Friday May 06, 2022

Expats begin voting in crisis-hit Lebanon's general election

Expats begin voting in crisis-hit Lebanon's general election

Lebanese expats cast their votes for parliamentary election at the embassies in Riyadh, Kuwait City, on Friday. Reuters / AFP

Thousands of Lebanese living in Arab and Muslim countries began voting on Friday in the crisis-hit country’s parliamentary elections, nine days before the vote is scheduled to be held at home.

The voting started in 9 Arab countries in addition to Iran, namely Oman, Saudi Arabia, Kuwait, Qatar, Bahrain, Syria, Jordan, Iraq and Egypt.

About 31,000 Lebanese citizens in 10 countries have registered to vote in Friday's first phase.

On Sunday, nearly 195,000 Lebanese citizens are scheduled to vote in other countries around the world including the UAE, United States, Canada, Australia, Russia, European Union members states, as well as several African nations.

Expats begin voting in crisis-hit Lebanon's general election Lebanese expats walk in front of an election banner as they arrive to cast their vote at the embassy in Riyadh. Reuters

It is the first time that Lebanon's diaspora is allowed to take part in the vote, as they were previously prohibited from voting abroad. Lebanese living in Lebanon will cast their ballots on May 15.

The vote this year for the 128-mebmer legislature is the first since the country’s economic meltdown began in October 2019, triggering nationwide protests against Lebanon’s political class blamed for decades of corruption and mismanagement. It is also the first vote since the Aug. 4, 2020 massive blast at Beirut’s port that killed more than 200, injured thousands and caused wide damage in the capital.

Expats begin voting in crisis-hit Lebanon's general election A Lebanese expat shows her ink-stained finger after casting a vote at the embassy in Riyadh. Reuters

Some voting abroad on Friday and Sunday are from the thousands who left Lebanon since those catastrophic events.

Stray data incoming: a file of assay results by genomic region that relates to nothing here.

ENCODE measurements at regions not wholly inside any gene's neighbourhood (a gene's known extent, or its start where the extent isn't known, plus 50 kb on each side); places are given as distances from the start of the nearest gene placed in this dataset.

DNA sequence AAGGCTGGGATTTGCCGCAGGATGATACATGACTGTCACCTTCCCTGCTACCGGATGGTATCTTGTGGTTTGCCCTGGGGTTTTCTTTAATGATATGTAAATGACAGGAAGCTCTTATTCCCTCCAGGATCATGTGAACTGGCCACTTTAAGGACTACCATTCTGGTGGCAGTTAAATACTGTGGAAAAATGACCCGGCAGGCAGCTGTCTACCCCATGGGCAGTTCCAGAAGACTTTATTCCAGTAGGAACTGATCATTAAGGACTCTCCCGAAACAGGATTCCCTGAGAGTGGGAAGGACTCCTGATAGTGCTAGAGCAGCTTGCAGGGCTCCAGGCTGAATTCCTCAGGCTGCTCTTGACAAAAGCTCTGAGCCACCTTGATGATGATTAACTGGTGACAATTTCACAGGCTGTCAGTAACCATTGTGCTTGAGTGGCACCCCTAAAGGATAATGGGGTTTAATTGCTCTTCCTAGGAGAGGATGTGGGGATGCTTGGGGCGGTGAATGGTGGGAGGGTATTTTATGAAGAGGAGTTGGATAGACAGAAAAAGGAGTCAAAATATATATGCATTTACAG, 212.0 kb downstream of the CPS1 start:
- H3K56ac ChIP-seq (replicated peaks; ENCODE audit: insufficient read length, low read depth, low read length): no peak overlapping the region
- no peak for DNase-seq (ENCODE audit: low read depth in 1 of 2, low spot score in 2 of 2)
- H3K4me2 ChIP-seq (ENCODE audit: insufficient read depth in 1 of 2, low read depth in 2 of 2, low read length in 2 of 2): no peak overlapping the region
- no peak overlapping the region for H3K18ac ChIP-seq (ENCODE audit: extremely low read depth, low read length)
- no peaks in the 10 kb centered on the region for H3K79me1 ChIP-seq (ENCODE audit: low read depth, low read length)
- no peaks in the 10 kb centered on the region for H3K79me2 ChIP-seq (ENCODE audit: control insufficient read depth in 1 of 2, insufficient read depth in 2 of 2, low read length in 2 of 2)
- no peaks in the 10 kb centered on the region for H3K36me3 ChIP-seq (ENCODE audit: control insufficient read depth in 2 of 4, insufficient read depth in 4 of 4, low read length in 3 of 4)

Many political opposition activists are running in the election, hoping to challenge mainstream parties and political figures who have held on to their seats for decades. But the opposition is fractured and many fear the vote holds little hope for change.

The 30,929 registered voters in countries including Saudi Arabia, Iran, Oman and Egypt are the first to take part in this year’s elections by casting their ballots on Friday at 13 polling stations, mostly organized at Lebanese diplomatic missions.

Expats begin voting in crisis-hit Lebanon's general election A Lebanese woman votes at the embassy in Riyadh during parliamentary elections. AFP

Parliamentary elections are held once every four years and the last vote in 2018 gave majority seats to the powerful Shiite Hizbollah group and its allies.

The vote this year comes as a powerful Sunni leader, former prime minister Saad Hariri, suspended his work in politics. Some have warned this may help Hezbollah's Sunni allies to win more seats.

Expats begin voting in crisis-hit Lebanon's general election Lebanese women display their ink-stained fingers and passports after voting at the embassy in Kuwait City. AFP

Lebanon’s parliament is equally divided between Christians and Muslims. The new legislature will elect a new president after President Michel Aoun’s term ends in October.

According to Lebanon’s power-sharing system, the President is a Maronite Catholic, the prime minister is a Sunni, and the parliament speaker is a Shiite. Cabinet seats are also equally divided between Muslims and Christians.

More than 70% of the country’s 6 million inhabitants, including 1 million Syrian refugees, now live in poverty as a result of the crisis, which was described by the World Bank as one the world’s worst since the 1850s.

 

Associated Press

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